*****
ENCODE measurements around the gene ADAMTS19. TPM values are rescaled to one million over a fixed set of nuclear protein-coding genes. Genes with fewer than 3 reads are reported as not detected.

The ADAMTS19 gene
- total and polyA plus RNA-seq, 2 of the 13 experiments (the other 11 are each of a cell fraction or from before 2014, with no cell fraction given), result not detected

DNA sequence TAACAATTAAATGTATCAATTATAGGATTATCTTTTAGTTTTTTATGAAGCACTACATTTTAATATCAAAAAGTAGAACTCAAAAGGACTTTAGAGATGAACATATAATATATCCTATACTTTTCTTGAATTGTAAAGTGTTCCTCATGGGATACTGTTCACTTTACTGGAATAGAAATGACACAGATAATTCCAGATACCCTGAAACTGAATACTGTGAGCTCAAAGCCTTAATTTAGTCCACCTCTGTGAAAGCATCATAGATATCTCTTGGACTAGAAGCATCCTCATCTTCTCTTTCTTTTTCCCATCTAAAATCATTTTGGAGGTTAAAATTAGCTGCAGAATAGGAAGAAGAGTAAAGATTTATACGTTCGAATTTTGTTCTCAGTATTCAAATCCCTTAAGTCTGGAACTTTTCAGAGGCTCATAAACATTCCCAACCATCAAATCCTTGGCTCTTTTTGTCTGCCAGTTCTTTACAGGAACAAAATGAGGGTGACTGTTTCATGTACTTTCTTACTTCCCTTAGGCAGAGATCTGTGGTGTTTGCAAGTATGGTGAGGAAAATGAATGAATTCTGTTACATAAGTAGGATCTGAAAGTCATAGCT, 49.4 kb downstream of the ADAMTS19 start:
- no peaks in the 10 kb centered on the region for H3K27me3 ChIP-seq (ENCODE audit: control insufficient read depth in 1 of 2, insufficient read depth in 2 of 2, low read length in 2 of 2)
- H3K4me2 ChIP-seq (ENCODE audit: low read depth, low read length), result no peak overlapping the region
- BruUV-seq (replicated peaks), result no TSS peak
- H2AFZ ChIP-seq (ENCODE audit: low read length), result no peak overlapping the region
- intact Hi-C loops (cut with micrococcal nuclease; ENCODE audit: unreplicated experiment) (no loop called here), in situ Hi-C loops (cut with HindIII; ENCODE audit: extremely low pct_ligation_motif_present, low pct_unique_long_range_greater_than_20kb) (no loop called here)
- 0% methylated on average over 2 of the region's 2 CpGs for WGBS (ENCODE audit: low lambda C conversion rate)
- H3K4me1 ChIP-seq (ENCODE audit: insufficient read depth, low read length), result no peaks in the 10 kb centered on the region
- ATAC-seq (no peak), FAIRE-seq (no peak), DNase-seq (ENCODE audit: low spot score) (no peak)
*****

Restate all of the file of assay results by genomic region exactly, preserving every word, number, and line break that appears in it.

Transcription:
ENCODE measurements around the gene ADAMTS19. TPM values are rescaled to one million over a fixed set of nuclear protein-coding genes. Genes with fewer than 3 reads are reported as not detected.

The ADAMTS19 gene
- total and polyA plus RNA-seq, 2 of the 13 experiments (the other 11 are each of a cell fraction or from before 2014, with no cell fraction given), result not detected

DNA sequence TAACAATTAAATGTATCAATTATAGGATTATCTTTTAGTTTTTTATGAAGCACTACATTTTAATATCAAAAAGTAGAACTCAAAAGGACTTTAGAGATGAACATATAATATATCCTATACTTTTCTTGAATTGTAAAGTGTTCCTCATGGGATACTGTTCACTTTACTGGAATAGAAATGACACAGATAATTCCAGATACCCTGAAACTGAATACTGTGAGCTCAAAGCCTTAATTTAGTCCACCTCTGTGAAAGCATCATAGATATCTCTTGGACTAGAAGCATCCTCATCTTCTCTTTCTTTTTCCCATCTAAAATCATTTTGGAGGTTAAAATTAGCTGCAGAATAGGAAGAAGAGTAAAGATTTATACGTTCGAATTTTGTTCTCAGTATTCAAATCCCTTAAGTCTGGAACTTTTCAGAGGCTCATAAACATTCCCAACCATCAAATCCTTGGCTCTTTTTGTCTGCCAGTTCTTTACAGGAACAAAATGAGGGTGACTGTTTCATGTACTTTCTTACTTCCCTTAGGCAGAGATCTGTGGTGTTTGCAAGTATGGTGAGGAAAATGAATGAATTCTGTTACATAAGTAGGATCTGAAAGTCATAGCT, 49.4 kb downstream of the ADAMTS19 start:
- no peaks in the 10 kb centered on the region for H3K27me3 ChIP-seq (ENCODE audit: control insufficient read depth in 1 of 2, insufficient read depth in 2 of 2, low read length in 2 of 2)
- H3K4me2 ChIP-seq (ENCODE audit: low read depth, low read length), result no peak overlapping the region
- BruUV-seq (replicated peaks), result no TSS peak
- H2AFZ ChIP-seq (ENCODE audit: low read length), result no peak overlapping the region
- intact Hi-C loops (cut with micrococcal nuclease; ENCODE audit: unreplicated experiment) (no loop called here), in situ Hi-C loops (cut with HindIII; ENCODE audit: extremely low pct_ligation_motif_present, low pct_unique_long_range_greater_than_20kb) (no loop called here)
- 0% methylated on average over 2 of the region's 2 CpGs for WGBS (ENCODE audit: low lambda C conversion rate)
- H3K4me1 ChIP-seq (ENCODE audit: insufficient read depth, low read length), result no peaks in the 10 kb centered on the region
- ATAC-seq (no peak), FAIRE-seq (no peak), DNase-seq (ENCODE audit: low spot score) (no peak)